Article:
Inspired by The Nation's intrepid reporting, Stephen Colbert asks what would have been if he'd stayed on the South Carolina ballot.
Katrina vanden Heuvel debates the role of former President Clinton and the primary results from Nevada on Sunday's This Week with George Stephanopoulos roundtable.
From Tom Dispatch: The current economic crisis is caused by policies that tax the richest Americans at strikingly low levels and spend huge sums on defense projects that have no bearing on national security.
"Because Washington has no urban agenda, the cities in this country are doing poorly. Unemployment is up. Faith in the economy has gone down. Crime has gone up."
"Our cities across this country are proud. They have a great history. But like a boxer, they've taken one knee, and they have to bring themselves back."
"I want to see one of the candidates come up with a comprehensive plan to eliminate the tide of drugs coming into our country. I mean, we have wars here in our city."
The growing threats of nuclear war and environmental catastrophe make it hard to bet on the survival of our species.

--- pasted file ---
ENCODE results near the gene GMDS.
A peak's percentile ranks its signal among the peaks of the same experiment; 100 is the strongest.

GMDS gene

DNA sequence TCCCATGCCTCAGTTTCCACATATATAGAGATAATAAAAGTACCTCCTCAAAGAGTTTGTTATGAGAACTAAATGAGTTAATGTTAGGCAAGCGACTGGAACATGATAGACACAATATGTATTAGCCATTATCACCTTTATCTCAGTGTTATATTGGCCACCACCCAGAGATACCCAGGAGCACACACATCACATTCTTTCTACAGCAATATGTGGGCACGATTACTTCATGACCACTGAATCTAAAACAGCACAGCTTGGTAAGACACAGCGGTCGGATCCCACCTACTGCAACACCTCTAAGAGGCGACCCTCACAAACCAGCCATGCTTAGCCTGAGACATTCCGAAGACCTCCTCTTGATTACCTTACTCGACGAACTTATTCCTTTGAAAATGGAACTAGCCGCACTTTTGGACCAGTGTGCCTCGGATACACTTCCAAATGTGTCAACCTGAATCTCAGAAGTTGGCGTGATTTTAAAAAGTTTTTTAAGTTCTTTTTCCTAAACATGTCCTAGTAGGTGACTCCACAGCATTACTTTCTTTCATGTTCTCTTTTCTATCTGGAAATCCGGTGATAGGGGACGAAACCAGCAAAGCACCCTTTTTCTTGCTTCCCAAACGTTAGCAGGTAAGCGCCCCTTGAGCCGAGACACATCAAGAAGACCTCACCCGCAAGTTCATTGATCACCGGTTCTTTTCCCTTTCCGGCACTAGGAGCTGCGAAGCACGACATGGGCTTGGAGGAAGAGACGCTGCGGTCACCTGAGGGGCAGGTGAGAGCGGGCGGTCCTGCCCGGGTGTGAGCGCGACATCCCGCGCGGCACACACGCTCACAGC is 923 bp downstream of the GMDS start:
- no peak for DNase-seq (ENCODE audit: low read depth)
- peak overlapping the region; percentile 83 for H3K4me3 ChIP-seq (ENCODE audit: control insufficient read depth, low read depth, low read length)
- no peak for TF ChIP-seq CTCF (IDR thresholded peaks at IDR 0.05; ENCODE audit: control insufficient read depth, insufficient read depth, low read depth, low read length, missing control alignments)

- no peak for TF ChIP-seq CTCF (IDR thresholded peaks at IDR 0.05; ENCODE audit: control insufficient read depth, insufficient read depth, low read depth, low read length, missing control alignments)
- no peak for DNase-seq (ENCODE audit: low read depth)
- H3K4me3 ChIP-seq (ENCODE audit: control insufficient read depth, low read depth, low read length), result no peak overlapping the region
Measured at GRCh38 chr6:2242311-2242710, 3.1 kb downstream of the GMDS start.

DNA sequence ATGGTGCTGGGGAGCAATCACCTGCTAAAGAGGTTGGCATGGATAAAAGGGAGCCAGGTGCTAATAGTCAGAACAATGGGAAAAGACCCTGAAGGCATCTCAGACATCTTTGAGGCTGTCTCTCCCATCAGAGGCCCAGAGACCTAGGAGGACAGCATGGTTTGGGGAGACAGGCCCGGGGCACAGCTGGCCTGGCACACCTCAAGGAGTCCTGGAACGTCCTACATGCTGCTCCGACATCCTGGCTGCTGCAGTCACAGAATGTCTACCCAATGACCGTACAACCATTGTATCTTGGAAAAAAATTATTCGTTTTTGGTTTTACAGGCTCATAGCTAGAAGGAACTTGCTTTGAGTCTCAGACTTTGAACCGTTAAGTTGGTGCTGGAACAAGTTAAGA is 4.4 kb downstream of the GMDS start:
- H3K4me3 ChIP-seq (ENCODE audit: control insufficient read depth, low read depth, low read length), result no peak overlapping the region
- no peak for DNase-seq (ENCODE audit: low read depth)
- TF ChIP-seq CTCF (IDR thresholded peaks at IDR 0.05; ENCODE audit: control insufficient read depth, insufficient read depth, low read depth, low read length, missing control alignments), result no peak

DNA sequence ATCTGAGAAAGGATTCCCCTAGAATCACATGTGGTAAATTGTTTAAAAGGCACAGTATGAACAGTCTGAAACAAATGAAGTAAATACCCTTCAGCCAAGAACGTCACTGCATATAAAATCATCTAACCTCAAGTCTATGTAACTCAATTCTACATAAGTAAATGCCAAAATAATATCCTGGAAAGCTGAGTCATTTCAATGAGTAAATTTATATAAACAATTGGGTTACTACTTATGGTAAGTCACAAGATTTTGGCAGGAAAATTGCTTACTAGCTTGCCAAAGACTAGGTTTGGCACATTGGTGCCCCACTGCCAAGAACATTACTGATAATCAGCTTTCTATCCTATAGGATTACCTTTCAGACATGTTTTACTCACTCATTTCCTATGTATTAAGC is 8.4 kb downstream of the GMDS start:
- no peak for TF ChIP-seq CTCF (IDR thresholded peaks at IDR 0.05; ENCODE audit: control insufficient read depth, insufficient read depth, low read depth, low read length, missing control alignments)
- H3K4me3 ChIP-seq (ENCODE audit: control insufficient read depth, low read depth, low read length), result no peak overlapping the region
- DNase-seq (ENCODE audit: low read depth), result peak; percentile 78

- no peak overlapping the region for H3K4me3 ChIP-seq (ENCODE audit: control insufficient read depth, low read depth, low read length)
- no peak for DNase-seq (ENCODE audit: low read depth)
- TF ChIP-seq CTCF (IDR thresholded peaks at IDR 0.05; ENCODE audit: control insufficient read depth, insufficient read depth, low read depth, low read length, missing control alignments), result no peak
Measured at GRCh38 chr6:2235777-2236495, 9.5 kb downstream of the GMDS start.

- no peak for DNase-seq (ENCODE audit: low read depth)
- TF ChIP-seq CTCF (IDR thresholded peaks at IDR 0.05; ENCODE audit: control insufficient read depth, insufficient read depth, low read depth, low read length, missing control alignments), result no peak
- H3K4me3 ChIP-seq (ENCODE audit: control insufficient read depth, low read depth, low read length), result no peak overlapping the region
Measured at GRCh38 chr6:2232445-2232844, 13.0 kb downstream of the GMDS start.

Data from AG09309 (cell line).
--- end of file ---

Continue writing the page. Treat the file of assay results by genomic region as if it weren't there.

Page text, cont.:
How did debt reduction become Washington's number one priority?
What's next for early childhood education? The Nation's Bryce Covert talks with Dana Goldstein and Melissa Lazarín about the policy and politics of universal preschool.
"We're not going to outspend the fossil fuel industry," the 350.org founder explains. "We have to find other currencies to work in, and those are the currencies of movements."
What can we expect from comprehensive immigration reform? In this Nation Conversation, Aura Bogado breaks down the range of possibilities for America's undocumented.
Undocumented activist Marco Saavedra talks with The Nation's Francis Reynolds and Aura Bogado about the struggle to crack open an Immigration and Customs Enforcement detention center.